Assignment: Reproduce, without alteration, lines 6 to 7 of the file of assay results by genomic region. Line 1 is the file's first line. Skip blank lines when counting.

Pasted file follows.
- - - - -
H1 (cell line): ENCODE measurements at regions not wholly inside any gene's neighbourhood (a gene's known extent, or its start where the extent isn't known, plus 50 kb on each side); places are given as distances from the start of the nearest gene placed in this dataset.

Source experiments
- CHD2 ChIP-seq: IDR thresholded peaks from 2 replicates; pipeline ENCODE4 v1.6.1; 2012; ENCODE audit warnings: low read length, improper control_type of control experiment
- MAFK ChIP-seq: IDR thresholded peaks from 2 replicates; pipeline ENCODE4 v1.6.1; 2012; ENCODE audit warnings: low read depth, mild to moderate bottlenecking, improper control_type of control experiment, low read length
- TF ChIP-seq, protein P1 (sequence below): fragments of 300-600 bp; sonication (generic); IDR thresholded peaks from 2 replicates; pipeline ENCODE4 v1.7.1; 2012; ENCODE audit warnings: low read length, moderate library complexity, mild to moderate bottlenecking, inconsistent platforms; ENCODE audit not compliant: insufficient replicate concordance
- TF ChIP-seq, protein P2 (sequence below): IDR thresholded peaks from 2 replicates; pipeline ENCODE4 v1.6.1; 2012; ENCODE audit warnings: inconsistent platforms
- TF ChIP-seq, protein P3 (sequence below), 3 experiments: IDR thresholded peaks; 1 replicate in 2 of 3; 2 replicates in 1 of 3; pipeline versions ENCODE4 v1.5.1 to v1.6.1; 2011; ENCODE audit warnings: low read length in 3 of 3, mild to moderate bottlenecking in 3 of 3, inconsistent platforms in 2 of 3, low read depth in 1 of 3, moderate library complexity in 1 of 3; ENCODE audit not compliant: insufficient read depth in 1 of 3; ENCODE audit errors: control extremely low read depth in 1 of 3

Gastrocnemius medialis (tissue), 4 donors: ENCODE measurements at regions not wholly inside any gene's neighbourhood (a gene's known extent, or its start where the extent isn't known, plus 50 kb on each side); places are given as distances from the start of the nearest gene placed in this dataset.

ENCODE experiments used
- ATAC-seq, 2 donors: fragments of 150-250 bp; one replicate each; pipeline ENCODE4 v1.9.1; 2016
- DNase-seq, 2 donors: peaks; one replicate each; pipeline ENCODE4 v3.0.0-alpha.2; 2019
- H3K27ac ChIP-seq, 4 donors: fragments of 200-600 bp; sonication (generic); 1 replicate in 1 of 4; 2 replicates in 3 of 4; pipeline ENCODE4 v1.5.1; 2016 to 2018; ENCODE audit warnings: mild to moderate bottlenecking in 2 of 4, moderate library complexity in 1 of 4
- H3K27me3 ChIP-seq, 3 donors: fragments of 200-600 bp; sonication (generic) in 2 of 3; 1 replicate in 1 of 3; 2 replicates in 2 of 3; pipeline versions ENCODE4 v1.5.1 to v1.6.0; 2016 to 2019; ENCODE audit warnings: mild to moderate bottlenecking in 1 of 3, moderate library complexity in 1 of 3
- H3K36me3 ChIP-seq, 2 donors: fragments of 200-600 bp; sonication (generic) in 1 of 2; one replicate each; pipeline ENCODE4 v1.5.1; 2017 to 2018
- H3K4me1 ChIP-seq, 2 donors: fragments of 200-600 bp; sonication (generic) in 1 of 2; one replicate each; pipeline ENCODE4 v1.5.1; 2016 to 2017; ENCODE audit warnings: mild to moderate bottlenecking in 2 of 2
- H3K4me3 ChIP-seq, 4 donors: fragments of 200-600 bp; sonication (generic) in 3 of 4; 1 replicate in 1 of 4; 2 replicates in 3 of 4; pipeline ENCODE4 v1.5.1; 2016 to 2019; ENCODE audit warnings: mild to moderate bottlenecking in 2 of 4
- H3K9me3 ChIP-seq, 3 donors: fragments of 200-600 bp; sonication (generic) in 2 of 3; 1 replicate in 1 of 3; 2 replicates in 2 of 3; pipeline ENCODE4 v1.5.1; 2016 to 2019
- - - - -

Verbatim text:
- TF ChIP-seq, protein P2 (sequence below): IDR thresholded peaks from 2 replicates; pipeline ENCODE4 v1.6.1; 2012; ENCODE audit warnings: inconsistent platforms
- TF ChIP-seq, protein P3 (sequence below), 3 experiments: IDR thresholded peaks; 1 replicate in 2 of 3; 2 replicates in 1 of 3; pipeline versions ENCODE4 v1.5.1 to v1.6.1; 2011; ENCODE audit warnings: low read length in 3 of 3, mild to moderate bottlenecking in 3 of 3, inconsistent platforms in 2 of 3, low read depth in 1 of 3, moderate library complexity in 1 of 3; ENCODE audit not compliant: insufficient read depth in 1 of 3; ENCODE audit errors: control extremely low read depth in 1 of 3